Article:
by Kenneth J. Harvey
ISBN: 1551281074

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A Review of: Shack: The Cutland Junction Stories
by Eric Miller

Harvey's Shack is set in and around the fictional Newfoundland town of Cutland Junction. When I began "No Better a House", the first story of Harvey's collection, Shack, I thought that his narrative seemed old-fashioned, though not antiquated-as a handsaw, for example, isn't rendered obsolete by a laser. I wasn't prepared for the depth of feeling Harvey's world could induce. The predicament of Harvey's protagonist, the aged Ace Winslow, initially rings too familiar. He is to be moved from his condemned shack to a new government house. Yet certain peculiarities redeem the tale of Ace's expropriation from clich. For one thing, the new building is erected "sixty feet" from Ace's old home, virtually adjacent to it. For another, the ruinous shack to which Ace is so attached was itself raised by the government. The government's role is therefore ambiguous, not crudely disruptive. What seems valued-and this is the wonder of Harvey's book, which flirts with sentiment-is antiquity. This is not so much the antiquity of stones and forests (though they earn Harvey's careful esteem) as the immemorial quality that can accrue to an elderly human being. Ace Winslow looks at the youngish men staking out the ground for the new house, imagines their satisfaction at performing the job with some skill and for some remuneration, and he judges them "old-timers in the making."
>From Harvey's plots, I can deduce that for him in this book an "old-timer" is not a sage, not a Yeatsian satyr, not a guardian or real exemplar for the younger generation. The old timer does not clap his hands and sing, and louder sing for every tatter of his mortal dress. In fact, his mortal dress may be tattered in the extreme. Harvey's heroes are variously cranky, frequenters of daybeds, sufferers of chronic pain, foul valuers of rancidity over freshness, defaulters on sundry duties that their past might have imposed on them. If strength is one of their virtues, this strength can be defined only by context. It has little to do with physical fitness, stoicism or-for that matter-any identifiable philosophy. These old timers exist in a dimension peculiar to themselves, halfway between animate and inanimate. Of course, we all exist in this zone (each of us is a thing and a person at one and the same time). But Harvey marvellously brings home the insight and its consequences. On occupying his new house, Ace Winslow makes it over in the course of one winter into a shack, using what strikes him as its superfluity to stoke his fire. He reflects on the evergreens planted beside his new-old home: "They never failed to give him a rush of both promise and pleasure. Watching those two evergreens, he took great delight in imagining himself a much smaller man." Ace's perennially reconstituted shack seems a plausible image for Newfoundland, at least in its masculine aspect. The province entered Confederation, yet some principle, sensible and daemonic in equal parts, seems to desire contraction, reversion to insular status. Ace Winslow is one embodiment of Newfoundland, capable intuitively of rendering the present instant traditional, but not ossified.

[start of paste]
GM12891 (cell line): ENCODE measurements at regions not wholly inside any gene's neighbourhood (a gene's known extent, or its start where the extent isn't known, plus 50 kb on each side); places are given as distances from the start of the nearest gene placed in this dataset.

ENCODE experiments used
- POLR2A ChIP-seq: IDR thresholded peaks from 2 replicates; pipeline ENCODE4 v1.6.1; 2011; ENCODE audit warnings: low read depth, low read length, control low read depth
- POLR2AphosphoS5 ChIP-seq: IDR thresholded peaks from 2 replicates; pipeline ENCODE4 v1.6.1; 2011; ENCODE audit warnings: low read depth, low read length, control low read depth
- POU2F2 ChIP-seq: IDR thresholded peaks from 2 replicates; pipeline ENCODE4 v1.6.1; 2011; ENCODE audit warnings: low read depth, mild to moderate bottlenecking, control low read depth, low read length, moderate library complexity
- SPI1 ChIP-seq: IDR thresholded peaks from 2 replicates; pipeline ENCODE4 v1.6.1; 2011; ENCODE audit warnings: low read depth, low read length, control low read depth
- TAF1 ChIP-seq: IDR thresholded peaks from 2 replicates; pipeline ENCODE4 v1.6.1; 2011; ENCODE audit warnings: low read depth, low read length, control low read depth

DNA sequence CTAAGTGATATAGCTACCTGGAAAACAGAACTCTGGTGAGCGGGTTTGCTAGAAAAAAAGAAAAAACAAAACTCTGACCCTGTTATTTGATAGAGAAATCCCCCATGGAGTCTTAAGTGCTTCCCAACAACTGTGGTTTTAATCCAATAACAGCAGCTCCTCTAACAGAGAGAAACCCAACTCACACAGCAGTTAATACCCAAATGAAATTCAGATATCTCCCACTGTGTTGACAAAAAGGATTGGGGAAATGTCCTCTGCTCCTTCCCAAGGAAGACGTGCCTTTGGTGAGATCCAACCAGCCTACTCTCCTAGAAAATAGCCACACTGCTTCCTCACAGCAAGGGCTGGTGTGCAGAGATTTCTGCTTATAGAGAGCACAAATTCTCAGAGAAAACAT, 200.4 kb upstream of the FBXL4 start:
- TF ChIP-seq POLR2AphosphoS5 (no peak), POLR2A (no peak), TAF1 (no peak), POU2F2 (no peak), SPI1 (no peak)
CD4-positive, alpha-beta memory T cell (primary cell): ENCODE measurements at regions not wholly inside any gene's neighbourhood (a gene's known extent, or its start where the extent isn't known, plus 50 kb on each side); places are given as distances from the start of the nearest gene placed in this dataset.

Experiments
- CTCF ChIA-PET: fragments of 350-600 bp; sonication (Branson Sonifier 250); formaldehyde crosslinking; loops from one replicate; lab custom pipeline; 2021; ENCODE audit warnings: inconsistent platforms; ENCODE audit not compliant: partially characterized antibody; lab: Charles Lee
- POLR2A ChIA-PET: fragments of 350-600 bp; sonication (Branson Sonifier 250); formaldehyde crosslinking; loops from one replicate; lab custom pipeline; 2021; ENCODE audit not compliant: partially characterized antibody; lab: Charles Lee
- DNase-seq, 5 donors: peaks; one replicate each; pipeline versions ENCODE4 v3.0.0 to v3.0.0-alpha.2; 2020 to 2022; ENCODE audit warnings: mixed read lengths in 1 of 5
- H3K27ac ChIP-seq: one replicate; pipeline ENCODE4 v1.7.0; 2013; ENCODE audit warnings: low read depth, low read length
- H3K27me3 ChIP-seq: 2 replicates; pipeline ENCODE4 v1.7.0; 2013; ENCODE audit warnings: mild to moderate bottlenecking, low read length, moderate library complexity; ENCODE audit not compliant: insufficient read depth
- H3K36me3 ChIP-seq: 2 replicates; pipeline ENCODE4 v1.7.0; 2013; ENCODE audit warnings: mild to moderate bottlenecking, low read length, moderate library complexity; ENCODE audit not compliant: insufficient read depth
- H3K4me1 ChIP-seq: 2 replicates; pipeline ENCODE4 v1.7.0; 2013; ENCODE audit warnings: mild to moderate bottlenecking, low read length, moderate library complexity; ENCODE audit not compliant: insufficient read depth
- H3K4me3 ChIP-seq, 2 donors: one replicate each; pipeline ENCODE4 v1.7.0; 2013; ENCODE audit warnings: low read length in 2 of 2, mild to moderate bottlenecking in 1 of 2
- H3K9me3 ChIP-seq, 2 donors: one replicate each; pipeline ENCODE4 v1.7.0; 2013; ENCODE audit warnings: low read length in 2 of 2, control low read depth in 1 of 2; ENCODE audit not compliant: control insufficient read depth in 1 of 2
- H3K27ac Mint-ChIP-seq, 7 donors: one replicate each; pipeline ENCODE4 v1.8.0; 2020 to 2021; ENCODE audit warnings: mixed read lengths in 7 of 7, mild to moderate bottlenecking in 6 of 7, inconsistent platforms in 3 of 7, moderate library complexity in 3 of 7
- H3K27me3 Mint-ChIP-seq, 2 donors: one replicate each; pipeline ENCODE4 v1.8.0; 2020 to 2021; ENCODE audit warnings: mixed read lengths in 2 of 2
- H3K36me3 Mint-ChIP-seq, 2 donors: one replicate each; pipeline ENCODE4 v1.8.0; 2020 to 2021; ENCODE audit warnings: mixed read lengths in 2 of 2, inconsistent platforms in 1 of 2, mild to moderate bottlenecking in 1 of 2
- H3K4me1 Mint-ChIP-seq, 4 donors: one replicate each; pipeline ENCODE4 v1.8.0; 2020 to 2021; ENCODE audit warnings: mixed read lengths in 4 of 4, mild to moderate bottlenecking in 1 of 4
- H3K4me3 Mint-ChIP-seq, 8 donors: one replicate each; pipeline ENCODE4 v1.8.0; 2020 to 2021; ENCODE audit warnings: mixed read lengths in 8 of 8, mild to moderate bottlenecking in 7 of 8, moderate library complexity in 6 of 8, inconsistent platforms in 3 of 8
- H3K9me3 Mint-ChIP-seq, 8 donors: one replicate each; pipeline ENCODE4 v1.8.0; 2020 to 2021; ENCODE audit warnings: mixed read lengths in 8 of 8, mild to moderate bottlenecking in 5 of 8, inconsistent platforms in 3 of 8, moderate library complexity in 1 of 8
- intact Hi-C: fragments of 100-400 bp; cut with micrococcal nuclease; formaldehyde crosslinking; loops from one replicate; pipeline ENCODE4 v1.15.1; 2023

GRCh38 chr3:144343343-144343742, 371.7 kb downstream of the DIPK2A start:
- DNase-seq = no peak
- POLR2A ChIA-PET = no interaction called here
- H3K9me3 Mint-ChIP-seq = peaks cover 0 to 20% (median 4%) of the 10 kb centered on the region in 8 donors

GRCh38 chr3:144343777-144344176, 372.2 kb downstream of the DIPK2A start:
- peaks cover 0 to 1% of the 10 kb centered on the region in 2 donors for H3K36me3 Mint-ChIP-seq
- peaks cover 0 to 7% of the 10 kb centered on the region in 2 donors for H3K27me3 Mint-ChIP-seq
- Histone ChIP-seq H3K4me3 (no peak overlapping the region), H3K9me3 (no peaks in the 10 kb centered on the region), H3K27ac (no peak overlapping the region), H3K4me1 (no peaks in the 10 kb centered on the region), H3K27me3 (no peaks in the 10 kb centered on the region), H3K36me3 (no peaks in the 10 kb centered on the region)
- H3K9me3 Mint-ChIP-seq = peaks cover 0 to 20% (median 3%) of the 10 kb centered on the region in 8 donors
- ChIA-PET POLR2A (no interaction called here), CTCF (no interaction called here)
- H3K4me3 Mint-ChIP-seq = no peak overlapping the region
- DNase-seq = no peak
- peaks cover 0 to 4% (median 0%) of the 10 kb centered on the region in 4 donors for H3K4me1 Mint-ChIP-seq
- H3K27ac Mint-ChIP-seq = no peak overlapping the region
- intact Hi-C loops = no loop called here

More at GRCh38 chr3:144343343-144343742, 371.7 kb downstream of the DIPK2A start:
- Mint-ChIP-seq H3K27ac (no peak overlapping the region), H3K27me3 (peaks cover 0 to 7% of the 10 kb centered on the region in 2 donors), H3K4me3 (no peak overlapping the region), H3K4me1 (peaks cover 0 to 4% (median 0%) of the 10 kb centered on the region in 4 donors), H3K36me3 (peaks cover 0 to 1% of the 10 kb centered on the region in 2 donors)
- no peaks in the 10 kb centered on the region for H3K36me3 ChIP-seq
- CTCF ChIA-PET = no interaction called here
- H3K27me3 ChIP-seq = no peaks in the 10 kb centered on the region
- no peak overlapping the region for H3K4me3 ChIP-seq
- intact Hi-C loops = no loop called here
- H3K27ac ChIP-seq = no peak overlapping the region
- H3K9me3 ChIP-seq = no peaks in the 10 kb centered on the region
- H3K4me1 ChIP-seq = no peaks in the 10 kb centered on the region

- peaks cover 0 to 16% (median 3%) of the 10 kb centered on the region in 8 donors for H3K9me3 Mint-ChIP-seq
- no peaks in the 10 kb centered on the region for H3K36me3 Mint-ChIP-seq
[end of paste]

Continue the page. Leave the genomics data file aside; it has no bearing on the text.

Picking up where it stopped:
Other stories richly explore allied themes. "One Letter" treats the life of the disfigured Ruddy Shears who, before a chainsaw marred his appearance, enjoyed a single night of love with Caroline Greening. The way Shears looks determines local reactions to him-"I wonder if 'e knows how ta write?"-but, when he is called upon to compose a letter to the daughter whom he has never known, a prosperous young woman in New York City, we discover his painful eloquence. The young woman never replies. In this tale of bliss, pain, estrangement, suppressed gifts, inwardness and ostracism, the gulf of generations across the gulf of Atlantic water is tangible.
"The Smiling Clerk" juxtaposes two young men with the old-timer Wit Yetman. One is reluctantly officious, concealing his officiousness behind a "pleasant" demeanour that Yetman finds detestable; the other is an artist whose patient work, offered freely as a gift, Yetman almost immediately incinerates: "He shoved the sketch in the fire, knowing it was bad luck to keep likenesses for any length of time." Kenneth J. Harvey's own book of likenesses burns with a stringent love only occasionally sentimental or overblown, and the reader will probably conserve Harvey's likenesses in his or her mind for some time.

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